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IN RE: Appeal of Vincent and June SARDI (2000)

Supreme Court of Vermont.

IN RE: Appeal of Vincent and June SARDI, et al.

No. 99-069.

Decided: March 17, 2000



Neighbors challenge the environmental court's decision that upheld a conditional use permit granted to applicant Trailside Ski Club of New Jersey, Inc.   They contend that the proposed facility is a private club, rather than a lodge, and, therefore, applicant should not be allowed to use the site as proposed.   They also argue that, if the facility is a lodge, it cannot comply with the requirements of the conditional use permit.   We affirm.

Applicant is a nonprofit New Jersey corporation established in 1964 to foster and encourage skiing.   Since that time, its members have traveled to Vermont to ski and have rented various overnight accommodations in the Sugarbush area.   In January 1997, applicant purchased an undeveloped 3.4 acre lot in a Rural Residential District (R-2) in Warren, Vermont.   Applicant's goal is to create overnight accommodations for its members.   The proposed facility will be primarily used on weekends during the ski season.   Neighbors are a group of individuals concerned that their nearby properties will be adversely affected by applicant's proposed development and use of the property.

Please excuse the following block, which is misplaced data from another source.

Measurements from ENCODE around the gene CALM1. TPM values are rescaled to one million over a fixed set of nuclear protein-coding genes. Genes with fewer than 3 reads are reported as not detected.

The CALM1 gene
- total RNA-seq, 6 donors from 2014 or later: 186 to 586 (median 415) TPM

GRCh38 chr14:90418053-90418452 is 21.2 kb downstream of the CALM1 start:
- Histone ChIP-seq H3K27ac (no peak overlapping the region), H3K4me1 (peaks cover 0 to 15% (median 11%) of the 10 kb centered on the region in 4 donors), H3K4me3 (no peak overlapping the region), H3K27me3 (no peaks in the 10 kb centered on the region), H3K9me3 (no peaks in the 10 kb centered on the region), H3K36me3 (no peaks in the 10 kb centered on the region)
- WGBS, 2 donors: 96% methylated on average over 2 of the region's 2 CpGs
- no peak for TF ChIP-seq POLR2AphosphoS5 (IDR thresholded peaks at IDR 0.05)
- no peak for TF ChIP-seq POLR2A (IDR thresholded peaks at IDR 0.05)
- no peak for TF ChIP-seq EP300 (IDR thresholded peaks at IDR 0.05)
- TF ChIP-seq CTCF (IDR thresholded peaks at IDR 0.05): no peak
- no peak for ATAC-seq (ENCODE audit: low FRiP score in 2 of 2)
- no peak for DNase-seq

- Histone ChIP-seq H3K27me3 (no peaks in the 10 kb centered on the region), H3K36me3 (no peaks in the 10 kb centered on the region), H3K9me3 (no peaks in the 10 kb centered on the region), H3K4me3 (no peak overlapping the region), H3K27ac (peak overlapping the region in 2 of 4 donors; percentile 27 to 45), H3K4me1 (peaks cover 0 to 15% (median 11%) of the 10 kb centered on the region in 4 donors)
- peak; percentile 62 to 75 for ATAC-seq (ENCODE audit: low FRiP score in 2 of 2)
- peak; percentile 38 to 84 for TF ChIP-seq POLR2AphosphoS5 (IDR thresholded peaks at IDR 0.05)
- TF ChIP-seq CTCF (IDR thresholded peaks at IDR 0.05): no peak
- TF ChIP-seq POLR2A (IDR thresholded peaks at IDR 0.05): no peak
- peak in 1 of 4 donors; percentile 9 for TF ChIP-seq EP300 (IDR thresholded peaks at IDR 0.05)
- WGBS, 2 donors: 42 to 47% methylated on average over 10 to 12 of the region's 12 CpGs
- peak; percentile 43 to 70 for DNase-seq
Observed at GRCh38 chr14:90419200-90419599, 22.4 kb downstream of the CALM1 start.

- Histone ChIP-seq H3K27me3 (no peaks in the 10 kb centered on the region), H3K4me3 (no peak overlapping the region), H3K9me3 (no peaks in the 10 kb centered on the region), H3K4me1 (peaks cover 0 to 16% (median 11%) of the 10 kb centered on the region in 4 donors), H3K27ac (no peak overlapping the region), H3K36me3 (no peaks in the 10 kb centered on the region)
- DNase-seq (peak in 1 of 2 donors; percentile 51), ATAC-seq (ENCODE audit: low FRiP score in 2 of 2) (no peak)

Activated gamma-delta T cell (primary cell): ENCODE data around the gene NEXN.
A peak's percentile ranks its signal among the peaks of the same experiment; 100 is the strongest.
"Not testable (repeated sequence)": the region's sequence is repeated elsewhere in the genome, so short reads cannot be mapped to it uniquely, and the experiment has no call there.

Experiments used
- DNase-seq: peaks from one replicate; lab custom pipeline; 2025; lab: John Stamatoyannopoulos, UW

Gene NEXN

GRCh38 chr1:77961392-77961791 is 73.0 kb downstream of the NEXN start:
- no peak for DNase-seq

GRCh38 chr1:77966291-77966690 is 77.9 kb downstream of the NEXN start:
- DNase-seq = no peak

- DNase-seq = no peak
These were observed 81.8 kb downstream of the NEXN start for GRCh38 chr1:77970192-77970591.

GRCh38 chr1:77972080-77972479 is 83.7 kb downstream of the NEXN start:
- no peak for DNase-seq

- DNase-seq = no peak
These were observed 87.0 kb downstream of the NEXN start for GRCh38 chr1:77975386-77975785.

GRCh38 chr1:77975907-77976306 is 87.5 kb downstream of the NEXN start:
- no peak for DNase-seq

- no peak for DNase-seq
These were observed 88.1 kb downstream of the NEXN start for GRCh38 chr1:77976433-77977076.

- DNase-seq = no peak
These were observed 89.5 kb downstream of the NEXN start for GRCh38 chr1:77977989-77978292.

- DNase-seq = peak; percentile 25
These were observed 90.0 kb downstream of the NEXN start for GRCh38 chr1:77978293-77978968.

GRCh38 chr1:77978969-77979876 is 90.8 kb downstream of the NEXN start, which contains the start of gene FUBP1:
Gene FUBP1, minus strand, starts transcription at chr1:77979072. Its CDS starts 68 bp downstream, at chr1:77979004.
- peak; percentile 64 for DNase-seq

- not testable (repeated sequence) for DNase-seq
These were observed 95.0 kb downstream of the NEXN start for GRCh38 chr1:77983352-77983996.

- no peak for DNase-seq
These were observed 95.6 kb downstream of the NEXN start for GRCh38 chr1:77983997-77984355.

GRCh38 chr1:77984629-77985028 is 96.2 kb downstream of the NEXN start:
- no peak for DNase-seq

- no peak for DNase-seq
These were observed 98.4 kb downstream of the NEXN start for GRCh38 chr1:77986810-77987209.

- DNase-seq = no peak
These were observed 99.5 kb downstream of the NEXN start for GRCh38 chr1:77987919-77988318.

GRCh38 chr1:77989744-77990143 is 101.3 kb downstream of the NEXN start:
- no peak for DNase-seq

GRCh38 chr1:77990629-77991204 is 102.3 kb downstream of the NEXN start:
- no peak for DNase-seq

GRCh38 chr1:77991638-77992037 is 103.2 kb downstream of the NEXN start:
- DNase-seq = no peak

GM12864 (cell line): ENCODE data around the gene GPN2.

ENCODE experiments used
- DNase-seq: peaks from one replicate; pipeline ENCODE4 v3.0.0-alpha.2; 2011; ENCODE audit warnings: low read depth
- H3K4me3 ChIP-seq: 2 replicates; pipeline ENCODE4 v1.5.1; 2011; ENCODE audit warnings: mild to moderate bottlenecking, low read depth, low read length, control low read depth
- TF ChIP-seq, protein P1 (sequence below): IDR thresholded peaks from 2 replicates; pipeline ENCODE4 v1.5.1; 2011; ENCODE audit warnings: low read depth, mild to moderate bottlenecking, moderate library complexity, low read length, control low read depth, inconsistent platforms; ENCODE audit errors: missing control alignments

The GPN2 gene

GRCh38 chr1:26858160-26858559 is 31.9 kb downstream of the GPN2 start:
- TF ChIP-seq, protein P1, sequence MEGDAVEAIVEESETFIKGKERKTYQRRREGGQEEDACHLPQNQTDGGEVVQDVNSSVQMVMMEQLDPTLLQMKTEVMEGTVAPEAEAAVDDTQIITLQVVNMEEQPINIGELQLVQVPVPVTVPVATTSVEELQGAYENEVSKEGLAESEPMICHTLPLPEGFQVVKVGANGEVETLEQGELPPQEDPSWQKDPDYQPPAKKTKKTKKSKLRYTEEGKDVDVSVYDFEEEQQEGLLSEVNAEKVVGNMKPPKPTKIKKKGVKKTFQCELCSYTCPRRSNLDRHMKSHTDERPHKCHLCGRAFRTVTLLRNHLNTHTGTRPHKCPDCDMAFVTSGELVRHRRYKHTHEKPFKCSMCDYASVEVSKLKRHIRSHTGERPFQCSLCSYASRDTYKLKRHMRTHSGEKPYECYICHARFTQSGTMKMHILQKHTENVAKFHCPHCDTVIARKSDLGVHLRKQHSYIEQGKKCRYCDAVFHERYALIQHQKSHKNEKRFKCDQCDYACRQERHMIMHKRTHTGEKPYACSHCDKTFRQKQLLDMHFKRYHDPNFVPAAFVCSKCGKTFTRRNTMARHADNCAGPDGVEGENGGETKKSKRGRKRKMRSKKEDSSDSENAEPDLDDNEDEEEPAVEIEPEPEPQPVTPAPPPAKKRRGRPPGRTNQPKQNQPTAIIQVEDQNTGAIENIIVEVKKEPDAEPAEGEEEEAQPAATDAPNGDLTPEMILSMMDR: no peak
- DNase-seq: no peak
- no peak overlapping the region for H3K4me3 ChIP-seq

In April 1997, applicant applied for a permit to build an eight-bedroom, single-family house.   The zoning administrator denied the application and responded that the proposed use more appropriately fell under the definition of a ski lodge, thus requiring a conditional use permit.   Applicant revised its application and obtained site plan approval from the planning commission and a conditional use permit from the zoning board of adjustment.   Neighbors sought review of both the site plan approval and the conditional use permit from the environmental court.   The court first determined that the proposed facility was appropriately classified as a lodge and granted summary judgment to applicant.   Following a de novo hearing on the merits of the application, the court granted site plan approval subject to certain requirements such as driveway maintenance and vegetated buffer zones, but denied conditional use approval due to the inadequacy of the proposed septic system.   At a reconsideration hearing, the environmental court reviewed the septic and well system design and granted the conditional use approval with additional conditions imposed relating to the septic system.